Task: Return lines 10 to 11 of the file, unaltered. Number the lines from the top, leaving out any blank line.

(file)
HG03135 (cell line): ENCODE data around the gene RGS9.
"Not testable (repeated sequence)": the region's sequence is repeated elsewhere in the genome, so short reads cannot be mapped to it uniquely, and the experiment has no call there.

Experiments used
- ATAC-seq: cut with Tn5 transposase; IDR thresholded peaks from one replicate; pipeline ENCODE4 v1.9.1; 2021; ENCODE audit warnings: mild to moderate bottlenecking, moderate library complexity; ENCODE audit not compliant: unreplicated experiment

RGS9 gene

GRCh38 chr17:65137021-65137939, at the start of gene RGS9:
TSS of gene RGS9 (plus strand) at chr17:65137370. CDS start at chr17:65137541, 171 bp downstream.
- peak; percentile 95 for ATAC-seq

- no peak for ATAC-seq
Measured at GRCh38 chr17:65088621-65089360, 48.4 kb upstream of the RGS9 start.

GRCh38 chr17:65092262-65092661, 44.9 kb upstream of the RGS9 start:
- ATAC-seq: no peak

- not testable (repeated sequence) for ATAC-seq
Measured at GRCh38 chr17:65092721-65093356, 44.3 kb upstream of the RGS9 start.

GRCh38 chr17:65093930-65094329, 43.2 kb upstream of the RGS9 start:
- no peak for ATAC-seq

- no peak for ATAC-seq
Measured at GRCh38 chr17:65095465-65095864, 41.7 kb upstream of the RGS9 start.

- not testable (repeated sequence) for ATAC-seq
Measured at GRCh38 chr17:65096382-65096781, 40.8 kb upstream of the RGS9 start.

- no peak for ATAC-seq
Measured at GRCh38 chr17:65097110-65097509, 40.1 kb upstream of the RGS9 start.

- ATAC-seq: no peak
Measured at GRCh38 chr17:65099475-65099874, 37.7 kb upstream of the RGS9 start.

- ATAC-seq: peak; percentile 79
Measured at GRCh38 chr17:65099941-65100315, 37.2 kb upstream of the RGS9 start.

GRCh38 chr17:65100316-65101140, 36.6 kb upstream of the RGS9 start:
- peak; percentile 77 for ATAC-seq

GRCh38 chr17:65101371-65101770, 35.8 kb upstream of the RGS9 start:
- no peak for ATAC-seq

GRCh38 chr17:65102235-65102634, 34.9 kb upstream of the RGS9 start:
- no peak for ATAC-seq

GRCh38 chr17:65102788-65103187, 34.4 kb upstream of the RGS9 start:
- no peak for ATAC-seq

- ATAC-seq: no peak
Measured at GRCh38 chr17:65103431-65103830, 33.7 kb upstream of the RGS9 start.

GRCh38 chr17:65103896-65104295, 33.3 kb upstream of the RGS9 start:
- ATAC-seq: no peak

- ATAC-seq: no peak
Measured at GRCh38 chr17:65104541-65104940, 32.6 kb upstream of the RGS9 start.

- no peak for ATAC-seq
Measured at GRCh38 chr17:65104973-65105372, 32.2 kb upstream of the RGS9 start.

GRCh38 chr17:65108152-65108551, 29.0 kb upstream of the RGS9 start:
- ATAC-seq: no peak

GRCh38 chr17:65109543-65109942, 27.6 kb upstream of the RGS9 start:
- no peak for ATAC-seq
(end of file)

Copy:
Measured at GRCh38 chr17:65088621-65089360, 48.4 kb upstream of the RGS9 start.

GRCh38 chr17:65092262-65092661, 44.9 kb upstream of the RGS9 start: